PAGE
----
Sunday, December 16, 2018

What's better than 3 owls?

It's CBC season, and with CBC's come owling.  This morning I struggled with noise from I-94.  Yesterday I had all 3 locals by dawn.  But there would be more than 3 owls for the day since Kip found Long-eared's at Dayton Prairie.  He found FIVE long-eared's at Dayton Prairie.

I circled back with Hazel, the birds were still there mid-afternoon.  At first I could only see one, though there's a bit of flank from a second visible in this view.

Moving 30 feet left along road's edge brought the rest into at least reasonable view.

The 5th bird is mostly blocked but just visible behind the 2nd from the left in the front row.

As for today's CBC?  Highlight was ...
a Turkey Vulture

Wednesday, December 12, 2018

End of Ecuador

As we headed back to Quito, Jose pulled us off onto a little side road to pick up a few last dry scrub birds.  (We'd have gone farther but the bus got stuck.  We ended up pushing it out at one point!).  We learned a batch of seedeaters, this one was new for the trip; look at the tail's underside for the identity of this female

 It's a Band-tailed.

Not all the birds were completely new, a few Vermillion Flycatchers enjoyed their winter haunts.
Unlike the Blackburnians who trade wet jungle for spruce forest, the Vermillions seemed to be in similar habitat to where we would find them in the southwest.

Though there's fewer Tufted Tit-Tyrants in our Southwest.

Golden Grosbeak was a bird I saw a few times flying up from the roadside from the back of the bus; here the whole group got to see them, if somewhat distantly.

We saw a few Blue-and-yellow Tanagers here as well.

The final birds I'll leave you with?  A pair of Peregrines, what else.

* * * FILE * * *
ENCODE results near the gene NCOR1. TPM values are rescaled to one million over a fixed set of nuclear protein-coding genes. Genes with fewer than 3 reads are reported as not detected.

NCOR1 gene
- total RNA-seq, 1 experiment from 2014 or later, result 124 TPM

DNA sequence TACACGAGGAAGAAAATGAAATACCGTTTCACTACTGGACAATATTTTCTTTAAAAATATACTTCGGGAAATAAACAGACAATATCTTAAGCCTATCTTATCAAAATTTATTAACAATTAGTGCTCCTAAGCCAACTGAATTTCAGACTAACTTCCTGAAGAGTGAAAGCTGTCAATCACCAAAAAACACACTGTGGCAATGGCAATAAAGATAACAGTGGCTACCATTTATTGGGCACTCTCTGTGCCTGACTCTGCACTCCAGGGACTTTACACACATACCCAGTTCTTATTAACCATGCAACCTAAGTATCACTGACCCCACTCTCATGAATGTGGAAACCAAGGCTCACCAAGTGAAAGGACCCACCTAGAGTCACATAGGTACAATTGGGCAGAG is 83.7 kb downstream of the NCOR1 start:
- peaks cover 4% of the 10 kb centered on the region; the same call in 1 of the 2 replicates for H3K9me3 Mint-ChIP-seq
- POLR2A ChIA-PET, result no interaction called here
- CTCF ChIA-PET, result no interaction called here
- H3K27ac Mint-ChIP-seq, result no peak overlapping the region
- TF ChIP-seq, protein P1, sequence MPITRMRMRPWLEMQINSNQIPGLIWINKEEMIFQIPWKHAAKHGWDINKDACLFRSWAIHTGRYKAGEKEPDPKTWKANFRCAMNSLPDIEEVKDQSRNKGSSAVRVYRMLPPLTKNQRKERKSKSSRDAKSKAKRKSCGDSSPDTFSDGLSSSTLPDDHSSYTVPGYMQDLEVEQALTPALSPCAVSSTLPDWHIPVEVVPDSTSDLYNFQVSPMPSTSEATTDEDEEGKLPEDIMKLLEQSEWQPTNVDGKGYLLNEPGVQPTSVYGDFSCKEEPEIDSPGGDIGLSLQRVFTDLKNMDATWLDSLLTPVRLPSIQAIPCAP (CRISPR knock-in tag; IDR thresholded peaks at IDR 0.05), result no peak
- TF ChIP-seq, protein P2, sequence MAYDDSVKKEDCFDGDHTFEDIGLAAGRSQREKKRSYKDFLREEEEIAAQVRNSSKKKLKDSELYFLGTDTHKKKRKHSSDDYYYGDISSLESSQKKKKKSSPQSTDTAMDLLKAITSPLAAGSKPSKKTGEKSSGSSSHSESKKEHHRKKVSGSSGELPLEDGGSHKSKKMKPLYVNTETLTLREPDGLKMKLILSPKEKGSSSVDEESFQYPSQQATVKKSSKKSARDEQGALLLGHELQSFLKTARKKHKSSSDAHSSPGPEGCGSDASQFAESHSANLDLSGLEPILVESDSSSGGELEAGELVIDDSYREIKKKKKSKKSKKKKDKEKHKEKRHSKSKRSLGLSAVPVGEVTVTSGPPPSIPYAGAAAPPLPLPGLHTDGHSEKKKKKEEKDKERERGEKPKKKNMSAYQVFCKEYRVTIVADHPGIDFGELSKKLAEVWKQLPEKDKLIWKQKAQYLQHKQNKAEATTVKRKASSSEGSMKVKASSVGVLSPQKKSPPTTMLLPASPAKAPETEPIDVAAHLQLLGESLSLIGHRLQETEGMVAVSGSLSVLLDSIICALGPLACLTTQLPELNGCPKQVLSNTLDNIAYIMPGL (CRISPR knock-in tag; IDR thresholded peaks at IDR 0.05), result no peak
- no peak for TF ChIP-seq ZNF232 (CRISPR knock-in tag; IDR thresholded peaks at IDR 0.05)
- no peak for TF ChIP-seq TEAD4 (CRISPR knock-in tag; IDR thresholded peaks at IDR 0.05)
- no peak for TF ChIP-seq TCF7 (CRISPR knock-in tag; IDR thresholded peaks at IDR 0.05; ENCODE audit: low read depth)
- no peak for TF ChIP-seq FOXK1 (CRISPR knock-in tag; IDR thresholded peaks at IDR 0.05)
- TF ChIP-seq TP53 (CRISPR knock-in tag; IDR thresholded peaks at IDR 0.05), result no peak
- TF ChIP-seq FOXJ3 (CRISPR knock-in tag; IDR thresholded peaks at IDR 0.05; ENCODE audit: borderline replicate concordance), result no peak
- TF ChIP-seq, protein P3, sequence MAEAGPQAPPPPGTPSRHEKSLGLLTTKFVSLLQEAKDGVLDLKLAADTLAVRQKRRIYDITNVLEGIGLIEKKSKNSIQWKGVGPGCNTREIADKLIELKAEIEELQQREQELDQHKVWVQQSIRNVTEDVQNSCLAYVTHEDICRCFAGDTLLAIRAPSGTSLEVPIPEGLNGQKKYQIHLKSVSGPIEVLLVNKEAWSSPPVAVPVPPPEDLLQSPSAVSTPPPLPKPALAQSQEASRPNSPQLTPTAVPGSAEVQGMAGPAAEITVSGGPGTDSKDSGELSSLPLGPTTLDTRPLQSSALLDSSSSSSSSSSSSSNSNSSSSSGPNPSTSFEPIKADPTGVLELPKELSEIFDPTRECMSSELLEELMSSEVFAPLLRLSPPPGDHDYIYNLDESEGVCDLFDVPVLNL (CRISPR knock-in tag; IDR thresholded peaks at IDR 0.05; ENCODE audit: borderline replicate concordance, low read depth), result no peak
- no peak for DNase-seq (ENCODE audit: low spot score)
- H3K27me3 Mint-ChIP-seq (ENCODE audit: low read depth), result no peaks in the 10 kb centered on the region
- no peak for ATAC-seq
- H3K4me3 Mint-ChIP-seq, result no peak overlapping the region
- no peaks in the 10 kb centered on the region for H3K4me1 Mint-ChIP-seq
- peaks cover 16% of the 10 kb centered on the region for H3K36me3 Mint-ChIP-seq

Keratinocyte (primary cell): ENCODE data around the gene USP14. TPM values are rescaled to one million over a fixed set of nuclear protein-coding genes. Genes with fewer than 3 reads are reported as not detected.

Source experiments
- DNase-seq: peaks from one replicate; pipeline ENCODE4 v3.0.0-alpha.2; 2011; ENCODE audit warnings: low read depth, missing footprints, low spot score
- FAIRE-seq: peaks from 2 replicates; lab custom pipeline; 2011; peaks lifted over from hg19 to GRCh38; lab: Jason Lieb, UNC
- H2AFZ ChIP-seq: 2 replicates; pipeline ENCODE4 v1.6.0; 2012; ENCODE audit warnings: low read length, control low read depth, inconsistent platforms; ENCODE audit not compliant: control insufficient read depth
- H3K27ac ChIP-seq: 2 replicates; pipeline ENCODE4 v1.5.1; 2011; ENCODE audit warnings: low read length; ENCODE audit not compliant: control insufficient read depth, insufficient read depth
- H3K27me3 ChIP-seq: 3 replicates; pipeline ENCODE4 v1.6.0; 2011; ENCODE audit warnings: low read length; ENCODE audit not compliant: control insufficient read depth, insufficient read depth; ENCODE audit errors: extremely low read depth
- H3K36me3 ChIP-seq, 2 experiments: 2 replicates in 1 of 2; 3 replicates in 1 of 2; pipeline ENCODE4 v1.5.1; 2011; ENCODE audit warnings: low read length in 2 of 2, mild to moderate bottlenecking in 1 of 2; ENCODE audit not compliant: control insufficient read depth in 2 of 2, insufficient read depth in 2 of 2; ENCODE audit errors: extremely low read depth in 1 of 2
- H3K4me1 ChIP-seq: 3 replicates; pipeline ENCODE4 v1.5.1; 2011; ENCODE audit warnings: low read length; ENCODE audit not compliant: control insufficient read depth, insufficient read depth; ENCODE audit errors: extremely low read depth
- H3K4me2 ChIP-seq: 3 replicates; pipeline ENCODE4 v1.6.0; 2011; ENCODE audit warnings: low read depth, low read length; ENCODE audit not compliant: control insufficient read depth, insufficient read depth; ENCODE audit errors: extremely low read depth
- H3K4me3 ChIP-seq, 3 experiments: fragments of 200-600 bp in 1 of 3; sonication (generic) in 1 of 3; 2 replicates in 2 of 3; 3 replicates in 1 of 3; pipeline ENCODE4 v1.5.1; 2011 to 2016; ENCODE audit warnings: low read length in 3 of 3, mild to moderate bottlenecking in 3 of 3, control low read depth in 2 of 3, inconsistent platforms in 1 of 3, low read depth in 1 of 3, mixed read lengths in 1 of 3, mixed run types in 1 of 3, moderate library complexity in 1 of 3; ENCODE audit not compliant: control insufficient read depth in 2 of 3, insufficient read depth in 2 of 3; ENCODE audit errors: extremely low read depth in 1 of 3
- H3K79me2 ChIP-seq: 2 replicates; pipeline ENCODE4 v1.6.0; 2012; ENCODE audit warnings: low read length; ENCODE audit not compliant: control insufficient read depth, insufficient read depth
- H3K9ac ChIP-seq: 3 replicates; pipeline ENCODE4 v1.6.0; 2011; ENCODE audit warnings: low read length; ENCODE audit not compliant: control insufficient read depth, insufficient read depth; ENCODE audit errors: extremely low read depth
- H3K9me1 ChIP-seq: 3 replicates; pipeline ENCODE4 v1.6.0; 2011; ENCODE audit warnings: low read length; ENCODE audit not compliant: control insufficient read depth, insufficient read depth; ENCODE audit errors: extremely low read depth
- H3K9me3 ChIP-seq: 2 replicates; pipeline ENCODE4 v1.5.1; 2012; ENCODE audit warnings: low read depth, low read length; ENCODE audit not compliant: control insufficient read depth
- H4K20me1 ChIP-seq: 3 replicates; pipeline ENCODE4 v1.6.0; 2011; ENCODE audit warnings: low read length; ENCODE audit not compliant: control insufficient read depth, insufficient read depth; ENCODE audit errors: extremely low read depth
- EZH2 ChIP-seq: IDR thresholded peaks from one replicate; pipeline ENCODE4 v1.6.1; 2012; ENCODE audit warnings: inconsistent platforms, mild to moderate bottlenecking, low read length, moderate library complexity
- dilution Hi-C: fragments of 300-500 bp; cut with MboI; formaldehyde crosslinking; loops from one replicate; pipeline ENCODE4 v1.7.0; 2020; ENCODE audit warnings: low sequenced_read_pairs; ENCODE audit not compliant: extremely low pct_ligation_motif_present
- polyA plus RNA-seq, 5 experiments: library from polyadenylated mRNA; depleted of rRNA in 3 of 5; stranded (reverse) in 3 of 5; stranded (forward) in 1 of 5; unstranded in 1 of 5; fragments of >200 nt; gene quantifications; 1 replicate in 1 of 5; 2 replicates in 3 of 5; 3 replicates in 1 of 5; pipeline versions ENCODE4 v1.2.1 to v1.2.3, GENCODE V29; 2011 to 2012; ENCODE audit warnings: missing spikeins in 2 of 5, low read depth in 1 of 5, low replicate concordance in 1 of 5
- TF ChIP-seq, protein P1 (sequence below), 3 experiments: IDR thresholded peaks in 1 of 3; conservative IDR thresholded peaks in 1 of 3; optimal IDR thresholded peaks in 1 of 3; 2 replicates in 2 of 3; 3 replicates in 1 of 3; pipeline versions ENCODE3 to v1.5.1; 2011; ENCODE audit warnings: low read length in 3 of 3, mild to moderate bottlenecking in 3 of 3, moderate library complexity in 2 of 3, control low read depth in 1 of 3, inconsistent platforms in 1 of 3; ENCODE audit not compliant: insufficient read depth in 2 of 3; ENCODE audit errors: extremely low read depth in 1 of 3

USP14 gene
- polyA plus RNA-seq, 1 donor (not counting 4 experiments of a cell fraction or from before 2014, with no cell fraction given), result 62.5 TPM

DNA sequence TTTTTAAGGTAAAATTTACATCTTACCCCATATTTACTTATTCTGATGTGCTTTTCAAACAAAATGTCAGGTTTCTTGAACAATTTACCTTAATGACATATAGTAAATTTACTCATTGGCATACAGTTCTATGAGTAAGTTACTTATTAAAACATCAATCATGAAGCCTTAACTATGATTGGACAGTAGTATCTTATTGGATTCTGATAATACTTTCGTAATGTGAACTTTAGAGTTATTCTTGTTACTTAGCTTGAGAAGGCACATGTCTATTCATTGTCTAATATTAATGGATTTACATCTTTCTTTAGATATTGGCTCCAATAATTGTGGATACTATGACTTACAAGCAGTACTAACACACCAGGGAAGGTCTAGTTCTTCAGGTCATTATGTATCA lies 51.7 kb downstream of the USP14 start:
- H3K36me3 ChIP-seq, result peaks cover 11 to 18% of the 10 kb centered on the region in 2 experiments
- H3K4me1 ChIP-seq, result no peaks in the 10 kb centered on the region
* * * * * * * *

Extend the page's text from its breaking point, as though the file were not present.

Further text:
If you hunt birds for a living it makes sense you'd head to the Bird Continent for the winter.

And speaking of which, maybe that makes sense for birders too ... give it a few months ... stay tuned.

Thursday, December 6, 2018

last hummingbird pics

A few last birds from Angel de Paz, hummingbirds, what else?

Violet-tailed Sylph is not an easy bird to photograph.  The tail is so long it's hard to keep the bird in focus, or even in the frame for that matter.  And while this may not come as a surprise, hummingbirds frequently don't hold still very long.  There were reasonable opportunities at Angel's though.

I liked the little dashes of rain in this pic of Andean Emerald.

Brown Inca wasn't really ever common so it was nice for them to appear at close range

Same for Speckled Hummingbird (the sexes are alike) and look like female mountain-gems
I try not to use birds perched on feeders, but this was by far my best pic of this species so let's make an exception

Saturday, December 1, 2018

a Vampire bird

We ate lunch at Angel's and enjoyed the activity at the feeders on the railing's edge.  Check out the bill on Toucan Barbet...

We saw several species of brush-finch on this trip.  These towhee like sparrows tend to skulk in the thickets, but the feeders were too much for this White-winged Brush-finch.

We'd enjoyed portrait looks of Flame-faced and Golden-naped Tanager the day before, but who would refuse even closer looks?

I had expected based on eBird bargraphs for Blue-winged Mountian-tanager to be a very common bird on this trip; I think we only saw them a couple times.  But they saved the best looks for last.

Finally, if brush-finches are skulkers, they're nothing to compared to spinetails.  This Azara's Spinetail was lurking about in the thicket beneath the balcony and I just caught it as it raced through a little opening, definitely my clearest pic of any species of spinetail